How do you clean a power amplifier. Here are some responses from the SynAudCon forum.
Tips from the He(a)rd
I have a question about cleaning a power amplifier. We recently acquired an amp from a private source that has obviously spent most of its life in a bar, as it has a strong smell of cigarettes. We plan to use it as a rental and loan unit, but as most of our clients are churches, we can’t use it smelling as it does. Will it hurt the unit if I let it soak entirely submersed in a tub of hot soapy water for a while and then give it a thorough but gentle scrubbing, followed by a drying out with the heat gun? Any other suggestions for cleaning it? Normally I would just blow it out with compressed air, but the limited amount of dust that is inside is sticking to the surfaces. Thanks.
I’ve never done this with a power amplifier, and I was less than a willing participant (less than a believing participant?) when we used a car wash (yes a car wash) to clean a console that had clearly been through the works. The chief engineer had read something in Broadcast Engineering about this solution, even dug out the issue and let me read it when I questioned his sanity.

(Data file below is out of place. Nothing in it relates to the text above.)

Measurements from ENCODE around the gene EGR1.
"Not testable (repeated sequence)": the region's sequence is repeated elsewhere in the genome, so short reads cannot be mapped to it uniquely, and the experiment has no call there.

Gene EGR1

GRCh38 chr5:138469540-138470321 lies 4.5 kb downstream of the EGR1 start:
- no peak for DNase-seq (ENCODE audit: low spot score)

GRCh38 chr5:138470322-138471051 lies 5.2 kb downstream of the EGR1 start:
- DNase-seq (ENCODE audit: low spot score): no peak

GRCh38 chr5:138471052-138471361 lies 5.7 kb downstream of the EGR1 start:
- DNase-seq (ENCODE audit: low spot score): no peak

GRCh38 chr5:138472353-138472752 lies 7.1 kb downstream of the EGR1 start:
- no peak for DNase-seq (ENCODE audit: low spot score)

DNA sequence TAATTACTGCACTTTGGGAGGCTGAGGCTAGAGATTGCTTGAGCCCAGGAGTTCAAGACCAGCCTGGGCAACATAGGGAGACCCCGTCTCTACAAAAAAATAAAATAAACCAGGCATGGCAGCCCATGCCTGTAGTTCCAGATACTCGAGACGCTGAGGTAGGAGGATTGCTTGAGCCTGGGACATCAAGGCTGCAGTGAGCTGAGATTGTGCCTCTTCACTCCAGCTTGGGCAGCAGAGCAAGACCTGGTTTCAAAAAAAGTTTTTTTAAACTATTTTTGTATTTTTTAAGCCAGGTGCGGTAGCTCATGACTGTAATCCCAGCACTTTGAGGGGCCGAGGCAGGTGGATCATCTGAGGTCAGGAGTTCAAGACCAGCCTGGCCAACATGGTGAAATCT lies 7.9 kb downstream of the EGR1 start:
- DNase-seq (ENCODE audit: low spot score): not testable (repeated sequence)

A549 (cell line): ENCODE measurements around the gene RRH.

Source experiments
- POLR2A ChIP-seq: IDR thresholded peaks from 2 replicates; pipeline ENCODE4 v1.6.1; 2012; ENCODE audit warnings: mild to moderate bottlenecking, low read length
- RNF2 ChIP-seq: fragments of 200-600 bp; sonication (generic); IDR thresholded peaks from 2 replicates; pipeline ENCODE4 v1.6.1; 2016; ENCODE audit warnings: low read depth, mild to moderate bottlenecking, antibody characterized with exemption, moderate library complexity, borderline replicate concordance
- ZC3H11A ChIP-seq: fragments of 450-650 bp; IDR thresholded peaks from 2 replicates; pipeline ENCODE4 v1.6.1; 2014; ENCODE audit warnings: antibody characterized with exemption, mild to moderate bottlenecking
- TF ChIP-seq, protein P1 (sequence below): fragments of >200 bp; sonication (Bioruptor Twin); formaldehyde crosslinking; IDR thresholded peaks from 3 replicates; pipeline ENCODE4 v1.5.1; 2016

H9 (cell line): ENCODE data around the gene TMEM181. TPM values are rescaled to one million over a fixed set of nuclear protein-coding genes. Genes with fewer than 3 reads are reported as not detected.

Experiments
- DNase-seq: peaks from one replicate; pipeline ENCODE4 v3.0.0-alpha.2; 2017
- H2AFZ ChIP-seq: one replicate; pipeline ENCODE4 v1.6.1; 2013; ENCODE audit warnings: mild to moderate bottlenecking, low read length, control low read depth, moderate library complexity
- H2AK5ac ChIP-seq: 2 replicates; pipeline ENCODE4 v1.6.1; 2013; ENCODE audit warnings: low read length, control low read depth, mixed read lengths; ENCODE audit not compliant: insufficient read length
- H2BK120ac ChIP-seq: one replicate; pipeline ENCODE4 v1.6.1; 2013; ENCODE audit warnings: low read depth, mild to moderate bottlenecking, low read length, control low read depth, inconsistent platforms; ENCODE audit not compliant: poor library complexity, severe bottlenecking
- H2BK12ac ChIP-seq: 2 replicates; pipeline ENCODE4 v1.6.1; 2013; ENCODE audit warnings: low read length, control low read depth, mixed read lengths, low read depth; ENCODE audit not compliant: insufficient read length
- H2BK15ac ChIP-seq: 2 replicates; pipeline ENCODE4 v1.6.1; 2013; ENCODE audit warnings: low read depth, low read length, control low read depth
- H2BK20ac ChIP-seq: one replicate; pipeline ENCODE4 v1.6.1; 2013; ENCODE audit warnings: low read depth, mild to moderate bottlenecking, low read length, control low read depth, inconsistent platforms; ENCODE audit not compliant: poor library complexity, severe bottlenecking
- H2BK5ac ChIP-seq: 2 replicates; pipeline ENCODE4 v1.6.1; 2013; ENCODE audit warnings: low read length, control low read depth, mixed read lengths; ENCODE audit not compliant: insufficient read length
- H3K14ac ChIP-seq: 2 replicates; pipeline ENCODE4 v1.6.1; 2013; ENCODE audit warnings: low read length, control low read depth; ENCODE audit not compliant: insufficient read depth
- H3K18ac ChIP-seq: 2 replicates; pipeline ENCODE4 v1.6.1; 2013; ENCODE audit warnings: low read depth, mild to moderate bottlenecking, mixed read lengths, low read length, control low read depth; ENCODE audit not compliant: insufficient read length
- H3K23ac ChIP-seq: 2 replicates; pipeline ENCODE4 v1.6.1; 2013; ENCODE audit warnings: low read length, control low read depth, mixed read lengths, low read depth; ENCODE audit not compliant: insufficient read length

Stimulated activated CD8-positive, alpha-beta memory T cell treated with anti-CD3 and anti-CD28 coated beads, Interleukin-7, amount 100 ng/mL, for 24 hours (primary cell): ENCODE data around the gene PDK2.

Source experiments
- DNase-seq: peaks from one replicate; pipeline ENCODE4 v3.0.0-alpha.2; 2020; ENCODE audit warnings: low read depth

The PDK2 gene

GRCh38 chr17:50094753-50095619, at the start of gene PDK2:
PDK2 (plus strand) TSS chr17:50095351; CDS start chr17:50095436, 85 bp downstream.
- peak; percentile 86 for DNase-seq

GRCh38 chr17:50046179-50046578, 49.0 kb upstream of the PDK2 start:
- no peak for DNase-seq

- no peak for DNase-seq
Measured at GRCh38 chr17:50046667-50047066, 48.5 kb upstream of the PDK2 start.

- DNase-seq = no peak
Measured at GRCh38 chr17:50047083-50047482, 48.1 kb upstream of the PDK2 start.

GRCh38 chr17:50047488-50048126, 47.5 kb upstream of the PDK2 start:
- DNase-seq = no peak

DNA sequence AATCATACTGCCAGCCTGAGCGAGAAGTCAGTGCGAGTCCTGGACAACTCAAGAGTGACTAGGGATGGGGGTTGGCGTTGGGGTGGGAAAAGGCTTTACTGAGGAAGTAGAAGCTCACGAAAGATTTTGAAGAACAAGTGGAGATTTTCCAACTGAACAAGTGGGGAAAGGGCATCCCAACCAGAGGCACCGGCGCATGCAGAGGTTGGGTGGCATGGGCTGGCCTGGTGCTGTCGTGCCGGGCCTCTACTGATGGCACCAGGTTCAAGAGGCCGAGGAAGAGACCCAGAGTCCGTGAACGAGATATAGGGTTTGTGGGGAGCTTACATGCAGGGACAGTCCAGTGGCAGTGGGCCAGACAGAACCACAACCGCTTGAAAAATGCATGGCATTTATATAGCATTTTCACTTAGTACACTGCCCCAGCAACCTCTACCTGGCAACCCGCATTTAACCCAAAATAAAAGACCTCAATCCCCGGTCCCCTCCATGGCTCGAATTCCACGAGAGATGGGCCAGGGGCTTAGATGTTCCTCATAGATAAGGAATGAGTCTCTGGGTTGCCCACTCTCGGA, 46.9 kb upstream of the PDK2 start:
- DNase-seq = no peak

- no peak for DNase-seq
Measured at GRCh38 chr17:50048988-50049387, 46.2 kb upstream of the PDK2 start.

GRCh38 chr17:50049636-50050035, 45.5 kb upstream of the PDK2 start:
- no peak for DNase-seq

I’m a believer now… We did remove all the faders (they weren’t sealed), and we did disassemble it before washing it, but it worked, and looked as good as new when we finished. Amazing I tell you…
Go for it. I would recommend “Purple Power.” It’s a cleaner/degreaser that is a solvent to nicotine and whatever other nightclub sin residue is over your amp. You can buy it at Home Cheapo, etc. I dilute it about 10:1 with water. Put it in a spray bottle, spray down the amp and rinse. You will see a stream of mud come rinsing out of the amp.
Get as much water out as you can with an air compressor, especially around inductors, under chips, behind boards, etc. Let it further dry out for a day before you power it up.
I know it sounds kind of barbaric, but the only thing I ever killed with this method was a muffin fan in a light fixture.
My contemporaries gasp when they see me hosing down the guts of a 4500 lumen video projector, but they marvel at the image quality improvement once all the bar muck is cleaned out.
I can remember Fred Fredericks of TOA telling me they would often put cruddy circuit boards in the dishwasher (low heat).
When I was working at Crown in 1971 we had a fire that destroyed the plant. We were able to salvage some of the amplifiers for personnel use and in the plant. We washed the units in soapy water and dried them in an oven at 150 degrees. It is important to get the water out of the transformers. The car wash trick sounds as good as anything and then dry it in a warm place or oven.